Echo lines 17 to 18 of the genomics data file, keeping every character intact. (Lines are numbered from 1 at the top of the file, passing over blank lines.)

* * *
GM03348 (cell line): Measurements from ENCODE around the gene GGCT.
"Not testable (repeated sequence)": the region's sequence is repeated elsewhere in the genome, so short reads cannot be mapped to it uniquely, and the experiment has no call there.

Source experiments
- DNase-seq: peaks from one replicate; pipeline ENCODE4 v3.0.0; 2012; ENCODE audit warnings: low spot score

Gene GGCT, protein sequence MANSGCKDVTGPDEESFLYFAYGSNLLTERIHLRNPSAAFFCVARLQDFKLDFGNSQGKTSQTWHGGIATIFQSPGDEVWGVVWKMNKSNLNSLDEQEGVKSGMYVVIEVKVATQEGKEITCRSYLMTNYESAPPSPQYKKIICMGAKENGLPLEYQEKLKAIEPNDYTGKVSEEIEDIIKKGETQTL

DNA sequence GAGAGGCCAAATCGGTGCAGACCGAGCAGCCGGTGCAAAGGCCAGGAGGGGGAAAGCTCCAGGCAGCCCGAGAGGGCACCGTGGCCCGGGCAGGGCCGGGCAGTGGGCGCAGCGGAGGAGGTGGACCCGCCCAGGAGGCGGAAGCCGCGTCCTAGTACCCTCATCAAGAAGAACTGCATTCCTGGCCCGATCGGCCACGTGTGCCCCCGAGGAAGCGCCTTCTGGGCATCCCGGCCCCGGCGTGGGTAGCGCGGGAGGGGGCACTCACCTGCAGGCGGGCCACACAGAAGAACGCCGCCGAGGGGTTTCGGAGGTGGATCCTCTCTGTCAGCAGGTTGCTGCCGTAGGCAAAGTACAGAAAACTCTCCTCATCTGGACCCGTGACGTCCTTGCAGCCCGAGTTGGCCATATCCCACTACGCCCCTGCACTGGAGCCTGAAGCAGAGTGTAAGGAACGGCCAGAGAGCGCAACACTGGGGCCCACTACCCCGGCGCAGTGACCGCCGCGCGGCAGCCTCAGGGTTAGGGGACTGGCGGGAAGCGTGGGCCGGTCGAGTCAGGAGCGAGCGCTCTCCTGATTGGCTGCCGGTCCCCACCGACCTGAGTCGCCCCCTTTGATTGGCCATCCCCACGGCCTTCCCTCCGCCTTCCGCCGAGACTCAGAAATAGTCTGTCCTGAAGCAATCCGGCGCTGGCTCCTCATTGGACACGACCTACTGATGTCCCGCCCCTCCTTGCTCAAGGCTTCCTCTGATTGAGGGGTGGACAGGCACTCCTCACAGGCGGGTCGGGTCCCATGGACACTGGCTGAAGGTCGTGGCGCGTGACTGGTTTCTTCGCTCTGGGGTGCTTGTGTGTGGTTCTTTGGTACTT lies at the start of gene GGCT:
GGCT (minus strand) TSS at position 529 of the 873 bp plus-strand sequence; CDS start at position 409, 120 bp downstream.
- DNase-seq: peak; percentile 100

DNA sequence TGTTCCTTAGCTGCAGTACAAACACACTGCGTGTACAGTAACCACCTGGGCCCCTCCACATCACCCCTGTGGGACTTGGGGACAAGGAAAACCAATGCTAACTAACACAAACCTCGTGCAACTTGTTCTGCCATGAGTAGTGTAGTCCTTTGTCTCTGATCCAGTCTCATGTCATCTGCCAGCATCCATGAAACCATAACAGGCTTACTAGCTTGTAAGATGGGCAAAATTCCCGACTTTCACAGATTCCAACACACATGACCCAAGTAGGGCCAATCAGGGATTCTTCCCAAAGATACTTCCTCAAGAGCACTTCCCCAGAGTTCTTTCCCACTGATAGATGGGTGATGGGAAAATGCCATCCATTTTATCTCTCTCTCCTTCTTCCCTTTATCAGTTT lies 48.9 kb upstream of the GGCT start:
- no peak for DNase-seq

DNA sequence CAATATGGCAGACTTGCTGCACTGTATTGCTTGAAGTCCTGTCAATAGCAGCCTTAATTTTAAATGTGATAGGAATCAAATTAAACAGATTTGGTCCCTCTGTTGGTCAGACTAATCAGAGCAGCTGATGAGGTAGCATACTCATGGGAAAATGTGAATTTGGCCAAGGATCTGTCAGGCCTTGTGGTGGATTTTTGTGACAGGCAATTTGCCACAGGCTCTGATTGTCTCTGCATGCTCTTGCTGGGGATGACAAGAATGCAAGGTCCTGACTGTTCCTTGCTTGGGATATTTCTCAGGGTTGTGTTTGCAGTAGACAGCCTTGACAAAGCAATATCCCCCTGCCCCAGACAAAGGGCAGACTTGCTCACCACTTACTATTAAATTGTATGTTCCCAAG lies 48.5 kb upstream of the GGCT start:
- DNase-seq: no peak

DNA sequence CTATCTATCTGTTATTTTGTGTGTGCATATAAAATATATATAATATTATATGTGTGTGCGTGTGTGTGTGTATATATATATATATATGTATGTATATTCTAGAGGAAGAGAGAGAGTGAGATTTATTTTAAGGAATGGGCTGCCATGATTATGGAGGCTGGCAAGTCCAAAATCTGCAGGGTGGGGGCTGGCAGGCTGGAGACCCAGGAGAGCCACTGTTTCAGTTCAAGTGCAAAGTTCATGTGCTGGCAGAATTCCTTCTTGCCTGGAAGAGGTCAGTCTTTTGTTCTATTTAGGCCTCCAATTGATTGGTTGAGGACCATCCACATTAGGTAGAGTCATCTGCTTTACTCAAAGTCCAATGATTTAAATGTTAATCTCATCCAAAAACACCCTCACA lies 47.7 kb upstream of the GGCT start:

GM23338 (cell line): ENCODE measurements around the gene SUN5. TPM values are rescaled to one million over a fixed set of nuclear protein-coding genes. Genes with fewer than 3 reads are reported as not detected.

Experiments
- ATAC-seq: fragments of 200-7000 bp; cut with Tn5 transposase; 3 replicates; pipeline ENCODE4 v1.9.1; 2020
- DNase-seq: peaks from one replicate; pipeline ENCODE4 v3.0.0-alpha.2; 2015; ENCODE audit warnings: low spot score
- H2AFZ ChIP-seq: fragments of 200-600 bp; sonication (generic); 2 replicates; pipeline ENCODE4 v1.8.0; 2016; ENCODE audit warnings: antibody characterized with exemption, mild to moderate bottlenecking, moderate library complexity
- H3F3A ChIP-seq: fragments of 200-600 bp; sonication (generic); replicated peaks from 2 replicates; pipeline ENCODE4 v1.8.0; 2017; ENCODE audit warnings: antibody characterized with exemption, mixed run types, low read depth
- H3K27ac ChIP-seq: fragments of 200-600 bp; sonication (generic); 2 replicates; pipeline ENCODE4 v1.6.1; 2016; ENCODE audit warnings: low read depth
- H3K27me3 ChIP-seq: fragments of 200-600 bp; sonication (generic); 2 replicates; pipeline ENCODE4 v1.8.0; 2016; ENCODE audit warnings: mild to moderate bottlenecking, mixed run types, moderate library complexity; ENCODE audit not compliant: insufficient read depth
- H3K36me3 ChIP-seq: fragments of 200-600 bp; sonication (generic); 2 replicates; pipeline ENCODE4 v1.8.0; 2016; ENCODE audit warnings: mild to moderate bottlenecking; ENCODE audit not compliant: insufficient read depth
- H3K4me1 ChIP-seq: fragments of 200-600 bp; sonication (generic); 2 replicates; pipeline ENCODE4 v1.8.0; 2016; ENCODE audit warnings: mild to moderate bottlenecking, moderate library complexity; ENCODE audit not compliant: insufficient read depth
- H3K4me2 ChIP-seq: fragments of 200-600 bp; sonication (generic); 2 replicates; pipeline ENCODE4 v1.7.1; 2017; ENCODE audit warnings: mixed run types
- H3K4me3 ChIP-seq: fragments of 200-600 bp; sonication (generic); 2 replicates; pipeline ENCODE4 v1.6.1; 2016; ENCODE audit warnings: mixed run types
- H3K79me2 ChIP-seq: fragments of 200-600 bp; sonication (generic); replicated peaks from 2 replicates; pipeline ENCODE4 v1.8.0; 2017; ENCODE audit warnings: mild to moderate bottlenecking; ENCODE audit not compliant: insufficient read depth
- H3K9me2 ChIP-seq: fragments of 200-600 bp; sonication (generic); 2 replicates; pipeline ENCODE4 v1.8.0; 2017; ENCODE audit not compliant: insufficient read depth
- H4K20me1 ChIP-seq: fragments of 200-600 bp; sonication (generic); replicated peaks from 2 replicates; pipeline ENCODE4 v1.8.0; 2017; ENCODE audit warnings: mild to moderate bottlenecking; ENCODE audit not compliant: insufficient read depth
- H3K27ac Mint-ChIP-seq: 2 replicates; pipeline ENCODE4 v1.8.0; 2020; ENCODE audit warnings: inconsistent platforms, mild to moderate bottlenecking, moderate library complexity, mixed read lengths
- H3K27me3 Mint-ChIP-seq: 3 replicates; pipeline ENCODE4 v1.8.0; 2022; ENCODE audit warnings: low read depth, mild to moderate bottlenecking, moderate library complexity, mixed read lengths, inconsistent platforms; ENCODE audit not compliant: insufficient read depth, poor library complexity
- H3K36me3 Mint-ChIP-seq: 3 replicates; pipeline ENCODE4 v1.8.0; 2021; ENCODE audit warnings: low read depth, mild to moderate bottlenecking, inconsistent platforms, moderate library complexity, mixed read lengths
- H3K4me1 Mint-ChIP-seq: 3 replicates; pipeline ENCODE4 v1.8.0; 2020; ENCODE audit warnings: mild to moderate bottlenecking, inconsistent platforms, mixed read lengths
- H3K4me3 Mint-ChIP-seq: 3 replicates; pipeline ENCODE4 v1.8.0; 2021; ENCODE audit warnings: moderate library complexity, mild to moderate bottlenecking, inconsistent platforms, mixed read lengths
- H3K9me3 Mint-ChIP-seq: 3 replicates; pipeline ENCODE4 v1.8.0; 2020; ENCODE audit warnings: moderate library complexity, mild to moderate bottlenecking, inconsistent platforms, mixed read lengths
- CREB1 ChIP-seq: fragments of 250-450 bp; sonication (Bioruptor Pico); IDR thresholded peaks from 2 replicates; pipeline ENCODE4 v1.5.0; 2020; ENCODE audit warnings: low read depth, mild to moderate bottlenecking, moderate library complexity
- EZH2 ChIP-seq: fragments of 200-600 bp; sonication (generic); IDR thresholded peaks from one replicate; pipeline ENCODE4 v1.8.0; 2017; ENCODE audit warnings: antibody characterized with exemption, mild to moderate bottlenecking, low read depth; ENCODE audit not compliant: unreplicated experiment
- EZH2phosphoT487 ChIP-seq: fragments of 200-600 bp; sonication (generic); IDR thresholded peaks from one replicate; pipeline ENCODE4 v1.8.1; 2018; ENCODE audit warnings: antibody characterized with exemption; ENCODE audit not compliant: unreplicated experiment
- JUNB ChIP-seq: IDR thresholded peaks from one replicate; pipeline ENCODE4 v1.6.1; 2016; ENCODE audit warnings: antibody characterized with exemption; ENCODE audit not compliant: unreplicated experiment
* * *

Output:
- DNase-seq: peaks from one replicate; pipeline ENCODE4 v3.0.0-alpha.2; 2015; ENCODE audit warnings: low spot score
- H2AFZ ChIP-seq: fragments of 200-600 bp; sonication (generic); 2 replicates; pipeline ENCODE4 v1.8.0; 2016; ENCODE audit warnings: antibody characterized with exemption, mild to moderate bottlenecking, moderate library complexity